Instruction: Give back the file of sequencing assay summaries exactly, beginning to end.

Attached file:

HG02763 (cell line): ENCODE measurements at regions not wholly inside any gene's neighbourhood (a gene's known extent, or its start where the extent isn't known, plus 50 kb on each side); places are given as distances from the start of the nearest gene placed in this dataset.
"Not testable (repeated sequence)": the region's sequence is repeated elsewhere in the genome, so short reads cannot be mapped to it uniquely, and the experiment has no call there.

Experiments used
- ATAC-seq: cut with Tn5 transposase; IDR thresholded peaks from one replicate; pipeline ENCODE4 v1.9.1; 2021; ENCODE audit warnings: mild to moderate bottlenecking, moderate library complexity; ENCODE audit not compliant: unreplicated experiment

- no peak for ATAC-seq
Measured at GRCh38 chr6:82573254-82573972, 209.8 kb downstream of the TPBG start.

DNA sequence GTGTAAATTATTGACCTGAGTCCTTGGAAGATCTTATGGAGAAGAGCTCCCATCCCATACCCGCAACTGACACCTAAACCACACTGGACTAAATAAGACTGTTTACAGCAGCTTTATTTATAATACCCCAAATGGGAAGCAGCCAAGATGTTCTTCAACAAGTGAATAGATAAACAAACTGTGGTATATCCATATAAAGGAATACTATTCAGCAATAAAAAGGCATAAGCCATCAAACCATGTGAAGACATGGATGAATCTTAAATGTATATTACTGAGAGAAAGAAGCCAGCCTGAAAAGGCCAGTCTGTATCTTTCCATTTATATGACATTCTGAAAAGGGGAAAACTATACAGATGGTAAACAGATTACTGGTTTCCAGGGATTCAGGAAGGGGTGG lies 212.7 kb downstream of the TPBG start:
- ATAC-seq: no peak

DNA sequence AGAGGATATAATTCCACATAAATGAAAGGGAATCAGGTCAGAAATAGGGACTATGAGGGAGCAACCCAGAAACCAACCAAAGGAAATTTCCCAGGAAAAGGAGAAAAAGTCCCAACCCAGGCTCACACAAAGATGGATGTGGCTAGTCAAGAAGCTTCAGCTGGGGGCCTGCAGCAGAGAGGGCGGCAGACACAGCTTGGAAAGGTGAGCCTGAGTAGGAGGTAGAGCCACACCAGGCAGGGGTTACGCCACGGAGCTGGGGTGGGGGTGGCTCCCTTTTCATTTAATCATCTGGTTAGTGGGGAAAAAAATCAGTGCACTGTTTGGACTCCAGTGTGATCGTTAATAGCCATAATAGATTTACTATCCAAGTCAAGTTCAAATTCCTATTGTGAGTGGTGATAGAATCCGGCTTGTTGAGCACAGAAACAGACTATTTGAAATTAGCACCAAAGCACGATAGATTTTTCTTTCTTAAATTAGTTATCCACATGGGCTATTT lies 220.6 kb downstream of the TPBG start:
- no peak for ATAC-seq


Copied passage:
HG02763 (cell line): ENCODE measurements at regions not wholly inside any gene's neighbourhood (a gene's known extent, or its start where the extent isn't known, plus 50 kb on each side); places are given as distances from the start of the nearest gene placed in this dataset.
"Not testable (repeated sequence)": the region's sequence is repeated elsewhere in the genome, so short reads cannot be mapped to it uniquely, and the experiment has no call there.

Experiments used
- ATAC-seq: cut with Tn5 transposase; IDR thresholded peaks from one replicate; pipeline ENCODE4 v1.9.1; 2021; ENCODE audit warnings: mild to moderate bottlenecking, moderate library complexity; ENCODE audit not compliant: unreplicated experiment

- no peak for ATAC-seq
Measured at GRCh38 chr6:82573254-82573972, 209.8 kb downstream of the TPBG start.

DNA sequence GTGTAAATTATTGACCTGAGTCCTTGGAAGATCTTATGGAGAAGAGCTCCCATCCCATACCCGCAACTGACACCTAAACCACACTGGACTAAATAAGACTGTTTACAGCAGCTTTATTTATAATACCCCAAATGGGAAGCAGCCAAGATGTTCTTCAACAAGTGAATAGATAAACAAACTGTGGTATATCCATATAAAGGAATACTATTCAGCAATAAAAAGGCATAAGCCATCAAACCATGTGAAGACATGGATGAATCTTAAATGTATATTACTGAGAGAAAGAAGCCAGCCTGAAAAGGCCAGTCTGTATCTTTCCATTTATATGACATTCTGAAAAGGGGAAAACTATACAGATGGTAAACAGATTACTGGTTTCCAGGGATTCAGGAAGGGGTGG lies 212.7 kb downstream of the TPBG start:
- ATAC-seq: no peak

DNA sequence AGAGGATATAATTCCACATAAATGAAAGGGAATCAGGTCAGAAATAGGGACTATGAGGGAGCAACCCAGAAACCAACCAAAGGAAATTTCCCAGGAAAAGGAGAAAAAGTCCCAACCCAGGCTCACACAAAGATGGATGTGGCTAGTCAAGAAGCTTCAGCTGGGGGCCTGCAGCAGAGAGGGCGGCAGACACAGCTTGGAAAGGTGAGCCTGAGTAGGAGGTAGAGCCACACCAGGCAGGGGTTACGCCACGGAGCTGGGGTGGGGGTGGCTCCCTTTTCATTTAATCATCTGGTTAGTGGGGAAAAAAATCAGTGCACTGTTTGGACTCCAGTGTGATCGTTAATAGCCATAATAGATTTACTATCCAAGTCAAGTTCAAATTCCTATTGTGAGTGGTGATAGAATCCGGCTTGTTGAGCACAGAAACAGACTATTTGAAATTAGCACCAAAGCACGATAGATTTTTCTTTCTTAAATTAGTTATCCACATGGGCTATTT lies 220.6 kb downstream of the TPBG start:
- no peak for ATAC-seq